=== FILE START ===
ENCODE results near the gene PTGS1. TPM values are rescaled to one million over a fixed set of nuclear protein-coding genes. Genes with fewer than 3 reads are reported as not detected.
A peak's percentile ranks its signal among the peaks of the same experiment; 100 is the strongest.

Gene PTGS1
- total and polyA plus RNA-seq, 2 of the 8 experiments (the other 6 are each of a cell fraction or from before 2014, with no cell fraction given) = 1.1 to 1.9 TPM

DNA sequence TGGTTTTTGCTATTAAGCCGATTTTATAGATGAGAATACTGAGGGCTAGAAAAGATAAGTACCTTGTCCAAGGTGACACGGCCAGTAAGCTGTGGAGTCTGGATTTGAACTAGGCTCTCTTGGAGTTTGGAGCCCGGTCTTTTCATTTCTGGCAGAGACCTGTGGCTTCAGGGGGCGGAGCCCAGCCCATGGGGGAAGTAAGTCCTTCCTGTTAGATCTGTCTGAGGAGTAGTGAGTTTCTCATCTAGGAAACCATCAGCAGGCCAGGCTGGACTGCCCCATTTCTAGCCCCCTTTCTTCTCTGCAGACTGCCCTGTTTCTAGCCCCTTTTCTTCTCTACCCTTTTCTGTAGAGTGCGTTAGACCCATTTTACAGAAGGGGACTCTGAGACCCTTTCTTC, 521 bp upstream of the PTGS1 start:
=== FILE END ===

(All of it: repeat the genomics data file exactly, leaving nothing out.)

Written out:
ENCODE results near the gene PTGS1. TPM values are rescaled to one million over a fixed set of nuclear protein-coding genes. Genes with fewer than 3 reads are reported as not detected.
A peak's percentile ranks its signal among the peaks of the same experiment; 100 is the strongest.

Gene PTGS1
- total and polyA plus RNA-seq, 2 of the 8 experiments (the other 6 are each of a cell fraction or from before 2014, with no cell fraction given) = 1.1 to 1.9 TPM

DNA sequence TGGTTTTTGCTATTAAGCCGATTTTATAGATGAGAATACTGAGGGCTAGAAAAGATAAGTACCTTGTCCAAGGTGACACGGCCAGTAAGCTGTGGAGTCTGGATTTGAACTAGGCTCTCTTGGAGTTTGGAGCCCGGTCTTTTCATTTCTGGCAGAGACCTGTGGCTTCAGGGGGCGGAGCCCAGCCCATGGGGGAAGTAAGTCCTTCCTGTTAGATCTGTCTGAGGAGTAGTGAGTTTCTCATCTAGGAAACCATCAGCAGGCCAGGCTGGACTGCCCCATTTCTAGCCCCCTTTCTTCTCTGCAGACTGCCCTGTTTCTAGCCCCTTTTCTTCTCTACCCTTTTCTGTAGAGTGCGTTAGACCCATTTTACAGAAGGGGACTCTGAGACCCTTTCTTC, 521 bp upstream of the PTGS1 start: